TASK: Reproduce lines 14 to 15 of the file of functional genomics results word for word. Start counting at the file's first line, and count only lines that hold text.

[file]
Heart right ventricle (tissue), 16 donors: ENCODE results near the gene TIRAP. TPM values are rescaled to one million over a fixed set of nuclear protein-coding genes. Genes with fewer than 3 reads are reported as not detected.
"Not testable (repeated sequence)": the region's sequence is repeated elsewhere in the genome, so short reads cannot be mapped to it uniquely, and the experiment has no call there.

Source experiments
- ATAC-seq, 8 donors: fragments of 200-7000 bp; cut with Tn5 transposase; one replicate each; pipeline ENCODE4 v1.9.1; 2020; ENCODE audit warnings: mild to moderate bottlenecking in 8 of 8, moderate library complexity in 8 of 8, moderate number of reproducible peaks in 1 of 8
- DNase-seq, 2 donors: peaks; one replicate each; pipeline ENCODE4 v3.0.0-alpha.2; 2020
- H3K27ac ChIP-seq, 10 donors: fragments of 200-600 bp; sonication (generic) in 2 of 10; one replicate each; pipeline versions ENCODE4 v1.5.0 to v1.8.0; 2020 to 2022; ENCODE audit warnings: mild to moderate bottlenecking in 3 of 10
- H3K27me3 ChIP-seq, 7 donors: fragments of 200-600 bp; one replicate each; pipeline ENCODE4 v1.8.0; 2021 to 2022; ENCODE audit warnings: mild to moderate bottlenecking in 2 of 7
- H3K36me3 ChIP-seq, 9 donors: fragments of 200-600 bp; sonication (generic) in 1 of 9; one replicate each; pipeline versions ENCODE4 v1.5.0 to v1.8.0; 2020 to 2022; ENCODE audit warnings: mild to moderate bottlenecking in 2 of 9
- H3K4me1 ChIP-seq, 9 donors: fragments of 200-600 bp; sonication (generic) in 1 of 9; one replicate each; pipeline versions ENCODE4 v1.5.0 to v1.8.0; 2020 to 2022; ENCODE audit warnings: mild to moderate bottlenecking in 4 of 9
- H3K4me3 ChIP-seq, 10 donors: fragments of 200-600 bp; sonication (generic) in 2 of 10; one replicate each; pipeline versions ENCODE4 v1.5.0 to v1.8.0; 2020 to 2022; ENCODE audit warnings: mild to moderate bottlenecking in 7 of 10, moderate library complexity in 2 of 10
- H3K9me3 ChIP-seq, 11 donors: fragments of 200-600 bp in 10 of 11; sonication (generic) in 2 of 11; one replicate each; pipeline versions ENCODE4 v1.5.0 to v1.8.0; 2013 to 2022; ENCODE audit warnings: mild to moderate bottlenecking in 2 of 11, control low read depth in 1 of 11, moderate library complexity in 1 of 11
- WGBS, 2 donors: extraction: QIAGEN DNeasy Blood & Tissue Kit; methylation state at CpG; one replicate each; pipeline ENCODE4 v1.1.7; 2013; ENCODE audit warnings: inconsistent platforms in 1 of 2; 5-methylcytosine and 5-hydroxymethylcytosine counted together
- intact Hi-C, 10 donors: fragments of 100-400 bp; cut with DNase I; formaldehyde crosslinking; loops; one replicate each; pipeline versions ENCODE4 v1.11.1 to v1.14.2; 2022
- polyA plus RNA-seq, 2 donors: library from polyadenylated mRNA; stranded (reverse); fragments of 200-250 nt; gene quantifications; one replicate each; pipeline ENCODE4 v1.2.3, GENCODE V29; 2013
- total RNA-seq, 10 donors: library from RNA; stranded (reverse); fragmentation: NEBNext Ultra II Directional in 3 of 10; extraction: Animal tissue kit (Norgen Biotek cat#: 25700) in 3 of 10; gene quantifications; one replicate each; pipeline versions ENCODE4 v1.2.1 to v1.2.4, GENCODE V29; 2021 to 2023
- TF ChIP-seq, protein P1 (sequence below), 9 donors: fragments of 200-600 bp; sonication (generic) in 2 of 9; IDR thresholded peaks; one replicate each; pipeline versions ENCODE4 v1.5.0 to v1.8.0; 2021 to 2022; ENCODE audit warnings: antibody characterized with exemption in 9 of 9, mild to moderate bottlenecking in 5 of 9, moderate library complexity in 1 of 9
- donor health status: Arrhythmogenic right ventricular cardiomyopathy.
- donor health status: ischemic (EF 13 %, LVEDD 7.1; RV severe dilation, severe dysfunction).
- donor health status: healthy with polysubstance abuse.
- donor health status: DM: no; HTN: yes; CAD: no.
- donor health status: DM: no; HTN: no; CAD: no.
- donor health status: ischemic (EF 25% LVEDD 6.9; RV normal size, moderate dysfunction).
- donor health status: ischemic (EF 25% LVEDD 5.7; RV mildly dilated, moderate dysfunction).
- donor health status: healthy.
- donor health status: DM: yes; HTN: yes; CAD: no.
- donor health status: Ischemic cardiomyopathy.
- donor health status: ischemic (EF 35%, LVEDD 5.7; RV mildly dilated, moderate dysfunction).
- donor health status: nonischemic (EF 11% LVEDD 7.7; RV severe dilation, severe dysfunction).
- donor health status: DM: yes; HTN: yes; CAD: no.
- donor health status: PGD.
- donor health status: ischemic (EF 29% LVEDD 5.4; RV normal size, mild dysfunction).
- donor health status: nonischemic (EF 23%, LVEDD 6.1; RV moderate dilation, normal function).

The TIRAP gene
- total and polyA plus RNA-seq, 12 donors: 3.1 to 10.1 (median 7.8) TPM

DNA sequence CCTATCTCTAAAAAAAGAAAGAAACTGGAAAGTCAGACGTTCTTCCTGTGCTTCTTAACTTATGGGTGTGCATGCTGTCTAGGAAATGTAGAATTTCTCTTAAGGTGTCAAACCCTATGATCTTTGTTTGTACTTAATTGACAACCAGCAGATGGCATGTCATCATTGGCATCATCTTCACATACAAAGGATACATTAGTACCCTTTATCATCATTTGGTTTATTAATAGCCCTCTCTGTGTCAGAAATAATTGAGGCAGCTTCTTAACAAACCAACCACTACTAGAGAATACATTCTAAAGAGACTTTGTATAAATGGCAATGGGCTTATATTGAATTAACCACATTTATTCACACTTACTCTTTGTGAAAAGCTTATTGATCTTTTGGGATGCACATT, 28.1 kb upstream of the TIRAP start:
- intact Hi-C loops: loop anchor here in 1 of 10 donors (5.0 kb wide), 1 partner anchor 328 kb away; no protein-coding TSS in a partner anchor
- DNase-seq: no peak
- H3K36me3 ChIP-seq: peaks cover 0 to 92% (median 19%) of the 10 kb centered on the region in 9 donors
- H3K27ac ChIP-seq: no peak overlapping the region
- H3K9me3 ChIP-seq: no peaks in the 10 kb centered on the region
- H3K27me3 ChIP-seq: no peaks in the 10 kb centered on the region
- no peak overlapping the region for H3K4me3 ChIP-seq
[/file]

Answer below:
- polyA plus RNA-seq, 2 donors: library from polyadenylated mRNA; stranded (reverse); fragments of 200-250 nt; gene quantifications; one replicate each; pipeline ENCODE4 v1.2.3, GENCODE V29; 2013
- total RNA-seq, 10 donors: library from RNA; stranded (reverse); fragmentation: NEBNext Ultra II Directional in 3 of 10; extraction: Animal tissue kit (Norgen Biotek cat#: 25700) in 3 of 10; gene quantifications; one replicate each; pipeline versions ENCODE4 v1.2.1 to v1.2.4, GENCODE V29; 2021 to 2023